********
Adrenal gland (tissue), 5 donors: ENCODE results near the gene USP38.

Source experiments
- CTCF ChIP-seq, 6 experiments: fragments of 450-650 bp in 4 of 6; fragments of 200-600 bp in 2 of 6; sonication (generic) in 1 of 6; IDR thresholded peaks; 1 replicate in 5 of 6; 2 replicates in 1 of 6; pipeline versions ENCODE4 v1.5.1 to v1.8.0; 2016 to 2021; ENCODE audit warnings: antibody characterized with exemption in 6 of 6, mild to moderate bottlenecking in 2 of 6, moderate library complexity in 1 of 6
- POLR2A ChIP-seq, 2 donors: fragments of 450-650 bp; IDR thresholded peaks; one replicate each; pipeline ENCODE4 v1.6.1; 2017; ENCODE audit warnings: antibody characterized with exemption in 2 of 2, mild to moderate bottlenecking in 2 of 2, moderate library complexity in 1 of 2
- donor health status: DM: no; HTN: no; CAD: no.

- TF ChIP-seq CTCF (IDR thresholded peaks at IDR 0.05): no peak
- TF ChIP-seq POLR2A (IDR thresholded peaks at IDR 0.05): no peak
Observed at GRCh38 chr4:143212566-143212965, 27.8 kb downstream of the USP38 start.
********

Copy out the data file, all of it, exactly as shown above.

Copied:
Adrenal gland (tissue), 5 donors: ENCODE results near the gene USP38.

Source experiments
- CTCF ChIP-seq, 6 experiments: fragments of 450-650 bp in 4 of 6; fragments of 200-600 bp in 2 of 6; sonication (generic) in 1 of 6; IDR thresholded peaks; 1 replicate in 5 of 6; 2 replicates in 1 of 6; pipeline versions ENCODE4 v1.5.1 to v1.8.0; 2016 to 2021; ENCODE audit warnings: antibody characterized with exemption in 6 of 6, mild to moderate bottlenecking in 2 of 6, moderate library complexity in 1 of 6
- POLR2A ChIP-seq, 2 donors: fragments of 450-650 bp; IDR thresholded peaks; one replicate each; pipeline ENCODE4 v1.6.1; 2017; ENCODE audit warnings: antibody characterized with exemption in 2 of 2, mild to moderate bottlenecking in 2 of 2, moderate library complexity in 1 of 2
- donor health status: DM: no; HTN: no; CAD: no.

- TF ChIP-seq CTCF (IDR thresholded peaks at IDR 0.05): no peak
- TF ChIP-seq POLR2A (IDR thresholded peaks at IDR 0.05): no peak
Observed at GRCh38 chr4:143212566-143212965, 27.8 kb downstream of the USP38 start.